may elect simply to correct it without comment, although for scholarly purposes it
will often be more generally useful to record both the correction and the original
state of the text. The elements described here enable all three approaches, and allows
the last to be done in a way that makes it easy for software to present either the
original or the correction.
(correction) – Contains the correct form of an apparent erroneous passage.
The following examples show alternative treatment of the same material. The text to
be encoded contains a chord (c4, e4, g4, a4), where c4, e4, and a4 are quarter notes,
but g4 is incorrectly written as a half note.
An encoder may choose to silently correct the engraver's error:
or the correction may be made explicit:
Alternatively, the encoder may simply record the typographic error without correcting
it, either without comment or with a sic element to indicate the error is not a transcription error in the encoding:
If the encoder elects to record the original source text and provide a correction
for the sake of transparency, both sic and corr may be used, wrapped in a choice element. The order of the sic and corr elements is not significant:
An indication of the person or agency responsible for the emendation can be provided
Here the resp attribute has been used to indicate responsibility for the correction. Its value
(#editTrans.JK) is an example of the pointer values discussed in section 13 Linking Data. In this case, the resp attribute points to a name element within the metadata header, but any element might be indicated in this way,
if the correction has been taken from some other source. The resp attribute is available for all elements which are members of the att.common class (through att.responsibility). The att.edit class makes available a cert attribute (through att.evidence), which may be used to indicate the degree of editorial confidence in a particular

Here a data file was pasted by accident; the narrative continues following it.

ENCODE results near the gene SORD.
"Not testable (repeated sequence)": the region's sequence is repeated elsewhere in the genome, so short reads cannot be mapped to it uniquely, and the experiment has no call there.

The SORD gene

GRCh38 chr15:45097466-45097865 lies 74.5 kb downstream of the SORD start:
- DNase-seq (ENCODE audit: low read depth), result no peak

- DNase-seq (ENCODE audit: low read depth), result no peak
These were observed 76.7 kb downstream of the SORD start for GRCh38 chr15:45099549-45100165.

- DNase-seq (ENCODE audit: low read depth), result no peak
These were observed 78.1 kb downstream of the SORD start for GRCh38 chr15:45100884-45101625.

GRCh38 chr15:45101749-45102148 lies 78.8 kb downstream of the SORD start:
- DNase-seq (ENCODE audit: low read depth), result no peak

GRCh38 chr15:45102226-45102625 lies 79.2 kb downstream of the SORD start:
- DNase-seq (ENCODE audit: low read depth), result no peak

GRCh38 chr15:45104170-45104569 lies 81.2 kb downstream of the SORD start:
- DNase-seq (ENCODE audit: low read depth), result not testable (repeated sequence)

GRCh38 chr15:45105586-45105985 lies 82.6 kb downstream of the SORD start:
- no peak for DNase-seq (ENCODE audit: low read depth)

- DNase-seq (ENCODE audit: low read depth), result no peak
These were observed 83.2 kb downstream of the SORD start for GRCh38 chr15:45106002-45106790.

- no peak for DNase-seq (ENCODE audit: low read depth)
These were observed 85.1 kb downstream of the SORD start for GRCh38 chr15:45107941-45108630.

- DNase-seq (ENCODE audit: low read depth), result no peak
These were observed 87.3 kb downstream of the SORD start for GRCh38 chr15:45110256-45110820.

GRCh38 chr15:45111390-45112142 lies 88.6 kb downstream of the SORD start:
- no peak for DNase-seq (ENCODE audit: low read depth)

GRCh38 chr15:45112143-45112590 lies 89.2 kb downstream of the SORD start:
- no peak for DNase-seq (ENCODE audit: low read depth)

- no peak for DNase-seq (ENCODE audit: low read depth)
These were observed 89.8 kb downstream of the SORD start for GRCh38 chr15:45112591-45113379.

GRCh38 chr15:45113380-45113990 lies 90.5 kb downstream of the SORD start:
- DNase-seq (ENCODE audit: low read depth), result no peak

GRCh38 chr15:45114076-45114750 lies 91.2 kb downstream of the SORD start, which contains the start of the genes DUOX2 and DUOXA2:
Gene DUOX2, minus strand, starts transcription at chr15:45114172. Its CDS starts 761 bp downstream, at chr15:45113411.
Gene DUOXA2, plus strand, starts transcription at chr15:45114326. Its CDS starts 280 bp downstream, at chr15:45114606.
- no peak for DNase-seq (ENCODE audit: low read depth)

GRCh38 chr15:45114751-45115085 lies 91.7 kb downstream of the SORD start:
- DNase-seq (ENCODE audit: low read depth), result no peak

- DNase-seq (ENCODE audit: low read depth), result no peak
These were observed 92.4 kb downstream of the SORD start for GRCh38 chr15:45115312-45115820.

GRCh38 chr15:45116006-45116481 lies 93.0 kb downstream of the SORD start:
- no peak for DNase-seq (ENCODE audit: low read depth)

correction, as in the following example:
Where, as here, the correction takes the form of amending information present in the
text being encoded, the encoder should use the corr element. Where the correction is present in the text being encoded, and consists
of some combination of visible additions and deletions, the elements add and / or del should be used. For additional information on the use of add and del, see section 126.96.36.199 Additions and Deletions. Where the correction takes the form of an addition of material not present in the
original because of physical damage or illegibility, the supplied element may be used. Where the ‘correction’ is simply a matter of expanding abbreviated
notation, the expan element may be used.
11.2.3Regularization and Normalization
When the musical source makes extensive use of unusual symbol shapes or non-standard
notation features, it may be desirable for a number of reasons to regularize it; that
is, provide ‘standard’ or ‘regularized’ forms that are equivalent to the non-standard
As with other such changes to the source text, the changes may be made silently (in
which case the MEI header should still specify the types of silent changes made) or
may be explicitly marked using the following elements:
Groups a number of alternative encodings for the same point in a text.
Consider this traditional soprano clef appearing somewhere in the course of a musical
An encoder may choose to preserve this original clef, but flag it as nonstandard from
the perspective of current practice by using the orig element with no attributes specified, as follows:
Alternatively, the encoder may indicate that the clef has been modernized into a G-clef
by using the reg element with no attributes specified, as follows:
As another alternative, the encoder may encode both the old and modernized shapes,
so that applications may render both at the reader's will:
As described above, the resp attribute may be used to specify the agent responsible for the regularization.
11.2.4Additions, Deletions, and Omissions
The following elements are used to indicate when single notational symbols have been
omitted from, added to, or marked for deletion from, a musical text. Like the other
editorial elements described in this chapter, they allow for a wide range of editorial
(deletion) – Contains information deleted, marked as deleted, or otherwise indicated
superfluous or spurious in the copy text by an author, scribe, annotator, or corrector.
188.8.131.52Omissions, Unclear Readings, Damage, and Supplied Readings
Encoders may choose to omit parts of the source for reasons ranging from illegibility,